By Carlos Alberto Montaner
On May 24, Rafael Correa will leave the presidency of Ecuador. Not long now. Don’t despair. I understand; the wait has been long and painful. He has spent a decade in power. On that day, whoever wins the April 2 runoff will take over government. If the opposition democrats remain united, Guillermo Lasso should succeed him in the post.
Who is Rafael Correa, this contradictory personage who calls himself a neo-developer, a 21st-Century socialist, a Catholic supporter of Liberation Theology, a left-wing nationalist and who, on top of all that, sings and plays the guitar?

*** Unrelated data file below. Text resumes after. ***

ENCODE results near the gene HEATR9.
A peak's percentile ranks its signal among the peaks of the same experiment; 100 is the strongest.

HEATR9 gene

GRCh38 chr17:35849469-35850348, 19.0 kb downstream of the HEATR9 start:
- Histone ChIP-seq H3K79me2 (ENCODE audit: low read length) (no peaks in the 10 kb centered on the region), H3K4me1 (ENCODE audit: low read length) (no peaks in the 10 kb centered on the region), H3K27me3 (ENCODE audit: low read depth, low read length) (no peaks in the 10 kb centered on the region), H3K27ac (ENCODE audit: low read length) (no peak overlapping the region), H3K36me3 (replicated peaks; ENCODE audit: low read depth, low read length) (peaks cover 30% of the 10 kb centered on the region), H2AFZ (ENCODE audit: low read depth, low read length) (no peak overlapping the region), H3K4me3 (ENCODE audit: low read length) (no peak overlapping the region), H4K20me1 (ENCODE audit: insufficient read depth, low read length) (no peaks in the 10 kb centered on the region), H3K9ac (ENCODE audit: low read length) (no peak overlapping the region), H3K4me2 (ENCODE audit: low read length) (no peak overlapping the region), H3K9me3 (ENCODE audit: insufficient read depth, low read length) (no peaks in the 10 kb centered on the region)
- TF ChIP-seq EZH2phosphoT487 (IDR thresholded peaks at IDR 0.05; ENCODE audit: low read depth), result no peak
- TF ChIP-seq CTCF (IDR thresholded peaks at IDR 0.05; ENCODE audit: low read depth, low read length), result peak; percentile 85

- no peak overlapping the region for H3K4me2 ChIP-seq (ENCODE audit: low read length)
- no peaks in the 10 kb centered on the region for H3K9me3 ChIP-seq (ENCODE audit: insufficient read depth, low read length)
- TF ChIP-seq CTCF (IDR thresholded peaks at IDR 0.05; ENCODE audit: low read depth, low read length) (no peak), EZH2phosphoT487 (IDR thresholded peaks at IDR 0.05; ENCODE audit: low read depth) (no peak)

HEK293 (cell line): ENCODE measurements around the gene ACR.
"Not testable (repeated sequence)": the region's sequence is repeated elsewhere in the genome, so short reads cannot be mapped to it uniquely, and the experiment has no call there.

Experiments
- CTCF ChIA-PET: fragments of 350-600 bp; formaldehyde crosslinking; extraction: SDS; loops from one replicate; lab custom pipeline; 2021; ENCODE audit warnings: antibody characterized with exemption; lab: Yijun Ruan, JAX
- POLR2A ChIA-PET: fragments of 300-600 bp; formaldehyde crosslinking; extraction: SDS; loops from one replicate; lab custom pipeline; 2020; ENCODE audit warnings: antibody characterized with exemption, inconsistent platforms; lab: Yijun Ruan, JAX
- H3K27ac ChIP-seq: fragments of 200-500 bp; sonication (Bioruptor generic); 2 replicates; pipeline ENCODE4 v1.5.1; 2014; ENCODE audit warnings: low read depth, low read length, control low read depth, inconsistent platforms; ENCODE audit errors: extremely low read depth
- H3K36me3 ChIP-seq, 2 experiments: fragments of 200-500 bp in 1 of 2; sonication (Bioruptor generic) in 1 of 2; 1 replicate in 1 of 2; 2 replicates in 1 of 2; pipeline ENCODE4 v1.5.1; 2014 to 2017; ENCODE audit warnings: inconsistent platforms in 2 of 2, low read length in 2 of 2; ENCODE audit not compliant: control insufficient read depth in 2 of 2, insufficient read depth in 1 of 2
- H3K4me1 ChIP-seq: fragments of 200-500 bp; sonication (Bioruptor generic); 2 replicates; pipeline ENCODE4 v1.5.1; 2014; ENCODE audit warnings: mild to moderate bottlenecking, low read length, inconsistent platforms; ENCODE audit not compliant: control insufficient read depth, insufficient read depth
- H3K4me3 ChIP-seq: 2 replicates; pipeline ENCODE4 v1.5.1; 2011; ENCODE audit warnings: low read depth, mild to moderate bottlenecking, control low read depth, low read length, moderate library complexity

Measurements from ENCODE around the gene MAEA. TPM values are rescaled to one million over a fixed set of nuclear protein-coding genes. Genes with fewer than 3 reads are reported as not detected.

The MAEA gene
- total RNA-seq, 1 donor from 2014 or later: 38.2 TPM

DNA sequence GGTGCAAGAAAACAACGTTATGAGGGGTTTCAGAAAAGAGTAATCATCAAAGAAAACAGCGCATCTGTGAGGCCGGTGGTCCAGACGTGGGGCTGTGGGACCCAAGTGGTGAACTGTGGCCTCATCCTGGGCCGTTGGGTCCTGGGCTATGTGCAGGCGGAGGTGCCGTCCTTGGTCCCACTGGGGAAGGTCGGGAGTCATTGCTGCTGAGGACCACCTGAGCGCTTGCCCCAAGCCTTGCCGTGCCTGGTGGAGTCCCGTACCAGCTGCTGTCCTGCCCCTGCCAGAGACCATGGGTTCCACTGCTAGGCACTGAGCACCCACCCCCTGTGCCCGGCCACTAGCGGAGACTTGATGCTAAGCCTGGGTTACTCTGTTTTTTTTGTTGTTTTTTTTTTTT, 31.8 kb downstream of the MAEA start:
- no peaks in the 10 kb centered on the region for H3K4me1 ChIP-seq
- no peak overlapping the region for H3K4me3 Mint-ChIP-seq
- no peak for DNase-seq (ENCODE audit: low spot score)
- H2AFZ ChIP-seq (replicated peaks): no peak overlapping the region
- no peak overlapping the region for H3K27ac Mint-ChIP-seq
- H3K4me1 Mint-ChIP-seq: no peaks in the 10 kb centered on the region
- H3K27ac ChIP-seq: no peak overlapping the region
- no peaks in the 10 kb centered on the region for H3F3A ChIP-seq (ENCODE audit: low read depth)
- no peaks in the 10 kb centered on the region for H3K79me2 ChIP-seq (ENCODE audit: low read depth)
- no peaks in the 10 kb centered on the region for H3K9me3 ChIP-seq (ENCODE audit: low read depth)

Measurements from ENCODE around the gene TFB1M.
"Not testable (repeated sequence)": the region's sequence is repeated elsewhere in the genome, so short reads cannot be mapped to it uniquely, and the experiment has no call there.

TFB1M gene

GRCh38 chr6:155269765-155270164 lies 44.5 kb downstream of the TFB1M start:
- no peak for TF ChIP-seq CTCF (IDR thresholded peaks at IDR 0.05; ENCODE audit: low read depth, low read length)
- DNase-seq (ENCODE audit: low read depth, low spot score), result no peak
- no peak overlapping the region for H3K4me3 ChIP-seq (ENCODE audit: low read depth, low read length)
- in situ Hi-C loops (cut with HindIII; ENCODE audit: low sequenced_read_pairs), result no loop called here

Are we in the presence of a communist disguised, as Fidel Castro was until he confessed his true militancy in 1961 after denying it half a dozen times?
I don’t think that Correa was a communist. It’s something else. Although he is a mediocre economist without original thinking, he knows enough to realize that Marx’s ideas are harebrained.
Despite his speech before the Comandante’s ashes in November 2016, filled with admiration and radicalism, Correa is the quintessential Latin American populist. How do we know this? We know it by a study of his symptoms. Populism is a syndrome.